NORTH NEWTON, KAN. – Two Bethel College students presented their research at the National Conference on Undergraduate Research (NCUR) April 3-5 on the campus of the University of Kentucky, Lexington.
Seniors Laura Jensen, Everest, and Rachel Unruh, Raytown, Mo., exhibited a poster based on their work in a Cognitive Psychology laboratory in spring 2013.
“It was very meaningful to me to be able to compare the methods of data collection available to us here at Bethel to other, larger schools that presented research at NCUR,” said Jensen, a psychology major. “No great difference was greatly apparent. Some students that visited our poster were even surprised and impressed by our use of EEG caps.
“Before going, I was greatly intimidated by other student researchers,” she continued, “but once I visited other presentations and posters, I realized just how well Bethel has prepared us to fit in with other top universities.
“In all, the conference increased my confidence and excitement in doing further research and continuing on to graduate school.”
“The entire experience was quite beneficial and really gave us a chance to learn a lot about different research methods used across the country,” said Unruh, who is also a psychology major. “It was exciting to talk about the work we did at Bethel and hear a variety of perspectives from other students at different institutions.”
Jensen and Unruh did their study, which they titled “Stereotype Spillover Effects on Women in Mathematics,” in collaboration with other members of their Cognitive Psychology class. They based it on previous literature on stereotype threat in women with reference to mathematics testing, and stereotype spillover.
Stereotype threat can occur when a person is put into an environment or situation where s/he feels s/he may be negatively stereotyped and, as a result, because of increased anxiety and emotional vigilance, performs worse than if s/he had been in a stereotype-free environment.
Stereotype threat may have spillover effects that last after the individual leaves the threat-filled environment, which leads to continuing loss of executive control.
Jensen and Unruh examined spillover effects by measuring performance not only in a mathematics test but also in a color-naming task, and by simultaneously measuring a brain electrical response (called “error-related negativity”) believed to be related to a person’s process of monitoring her/his own errors.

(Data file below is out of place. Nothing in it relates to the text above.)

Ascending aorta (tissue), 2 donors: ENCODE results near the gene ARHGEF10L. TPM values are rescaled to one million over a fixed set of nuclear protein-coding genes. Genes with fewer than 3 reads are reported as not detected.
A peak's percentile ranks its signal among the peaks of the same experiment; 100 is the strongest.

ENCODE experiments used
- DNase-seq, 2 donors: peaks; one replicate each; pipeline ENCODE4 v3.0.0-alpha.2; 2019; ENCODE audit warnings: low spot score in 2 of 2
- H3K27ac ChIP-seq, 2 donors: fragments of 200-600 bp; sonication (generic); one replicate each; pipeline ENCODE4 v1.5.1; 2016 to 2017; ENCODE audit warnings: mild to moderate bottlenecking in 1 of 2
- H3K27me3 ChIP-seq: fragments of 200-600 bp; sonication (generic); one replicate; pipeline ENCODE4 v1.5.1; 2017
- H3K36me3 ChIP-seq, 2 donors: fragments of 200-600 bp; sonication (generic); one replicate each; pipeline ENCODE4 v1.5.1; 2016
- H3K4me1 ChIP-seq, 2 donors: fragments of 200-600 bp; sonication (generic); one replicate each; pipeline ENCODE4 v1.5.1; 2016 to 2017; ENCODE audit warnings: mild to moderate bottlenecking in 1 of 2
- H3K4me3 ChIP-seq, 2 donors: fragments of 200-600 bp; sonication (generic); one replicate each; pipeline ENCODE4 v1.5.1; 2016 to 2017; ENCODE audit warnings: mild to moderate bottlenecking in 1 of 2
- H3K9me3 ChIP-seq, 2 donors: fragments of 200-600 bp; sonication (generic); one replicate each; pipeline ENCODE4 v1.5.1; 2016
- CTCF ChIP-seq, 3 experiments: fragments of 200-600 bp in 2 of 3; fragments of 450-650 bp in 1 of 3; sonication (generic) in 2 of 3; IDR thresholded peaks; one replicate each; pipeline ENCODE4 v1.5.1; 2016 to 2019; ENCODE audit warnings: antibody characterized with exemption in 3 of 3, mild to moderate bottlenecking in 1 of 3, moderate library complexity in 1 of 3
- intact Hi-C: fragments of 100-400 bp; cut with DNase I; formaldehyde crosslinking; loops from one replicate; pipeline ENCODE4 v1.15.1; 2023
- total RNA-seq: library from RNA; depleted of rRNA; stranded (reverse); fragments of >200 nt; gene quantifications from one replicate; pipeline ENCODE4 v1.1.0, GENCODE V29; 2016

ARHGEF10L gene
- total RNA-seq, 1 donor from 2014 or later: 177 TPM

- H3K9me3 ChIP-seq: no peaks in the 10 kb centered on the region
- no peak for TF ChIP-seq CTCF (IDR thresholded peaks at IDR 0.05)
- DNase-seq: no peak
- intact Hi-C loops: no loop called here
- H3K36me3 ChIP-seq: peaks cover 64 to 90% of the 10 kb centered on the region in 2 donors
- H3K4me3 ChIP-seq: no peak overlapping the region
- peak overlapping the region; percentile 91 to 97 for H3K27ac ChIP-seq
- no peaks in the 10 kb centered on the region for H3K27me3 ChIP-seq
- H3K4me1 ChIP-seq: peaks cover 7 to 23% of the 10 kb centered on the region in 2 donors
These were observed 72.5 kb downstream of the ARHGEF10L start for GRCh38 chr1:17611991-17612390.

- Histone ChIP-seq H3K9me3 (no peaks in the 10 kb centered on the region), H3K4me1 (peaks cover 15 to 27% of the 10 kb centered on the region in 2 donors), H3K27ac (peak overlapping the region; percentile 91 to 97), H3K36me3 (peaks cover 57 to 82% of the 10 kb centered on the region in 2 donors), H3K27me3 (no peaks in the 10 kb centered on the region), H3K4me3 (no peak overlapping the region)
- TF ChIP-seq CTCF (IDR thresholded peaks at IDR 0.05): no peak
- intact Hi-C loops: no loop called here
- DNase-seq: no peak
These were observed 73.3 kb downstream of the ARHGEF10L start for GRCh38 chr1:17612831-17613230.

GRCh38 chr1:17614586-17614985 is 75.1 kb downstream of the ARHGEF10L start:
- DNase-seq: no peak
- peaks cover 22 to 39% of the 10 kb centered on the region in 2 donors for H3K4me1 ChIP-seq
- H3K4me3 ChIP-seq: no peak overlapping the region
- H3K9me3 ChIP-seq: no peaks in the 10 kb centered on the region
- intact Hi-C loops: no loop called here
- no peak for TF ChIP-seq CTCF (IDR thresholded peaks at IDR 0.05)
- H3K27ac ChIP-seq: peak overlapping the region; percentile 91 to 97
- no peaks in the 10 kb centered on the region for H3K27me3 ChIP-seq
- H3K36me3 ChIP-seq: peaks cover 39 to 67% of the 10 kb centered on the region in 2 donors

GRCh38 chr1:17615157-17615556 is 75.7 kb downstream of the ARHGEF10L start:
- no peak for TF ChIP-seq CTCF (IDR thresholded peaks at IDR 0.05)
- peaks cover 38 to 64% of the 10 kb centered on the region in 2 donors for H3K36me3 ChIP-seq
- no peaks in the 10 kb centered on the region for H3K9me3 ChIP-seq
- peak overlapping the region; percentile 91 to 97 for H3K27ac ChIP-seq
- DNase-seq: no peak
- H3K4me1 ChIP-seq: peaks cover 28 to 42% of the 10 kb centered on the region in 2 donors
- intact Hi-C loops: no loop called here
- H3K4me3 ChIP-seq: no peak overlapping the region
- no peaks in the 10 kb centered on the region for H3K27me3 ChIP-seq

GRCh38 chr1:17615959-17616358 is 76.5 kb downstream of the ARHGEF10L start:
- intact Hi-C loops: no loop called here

The pair and their colleagues started with the perceived stereotype that men do better than women in mathematics, and used an evaluated method called “reappraisal” for lessening that stereotype threat.
They found that, on the contrary, women in their study of 46 Bethel students actually did worse with reappraisal.
Since the “non-reappraisal” women did no worse than male controls, it appears the women may not have suffered stereotype threat in the first place, while the reappraisal group may have been led to question their own performance more than they ordinarily would have.
In addition, the non-reappraisal group showed greater brain activity indicative of error monitoring during color naming, a task that commonly induces many errors.
The teacher for the lab in which the research originated was Bethel graduate Brad Celestin, now a graduate student in social psychology and cognitive neuroscience at Indiana University.
The students’ other faculty mentor was Dwight Krehbiel, Bethel professor of psychology, who accompanied Jensen and Unruh to NCUR.
More than 4,200 undergraduate students and faculty from institutions across North America attended NCUR. Students from all disciplines presented their work in poster sessions, oral sessions, exhibits and performances throughout the weekend.
Krehbiel has taken students to NCUR, which meets on a different campus each spring, a number of times in the past.
“This conference is quite an educational experience for students of all disciplines,” he said.
The only other Kansas college or university represented at NCUR was the University of Kansas. “I think I may have taken half the Kansas students [who were at] this conference,” Krehbiel said.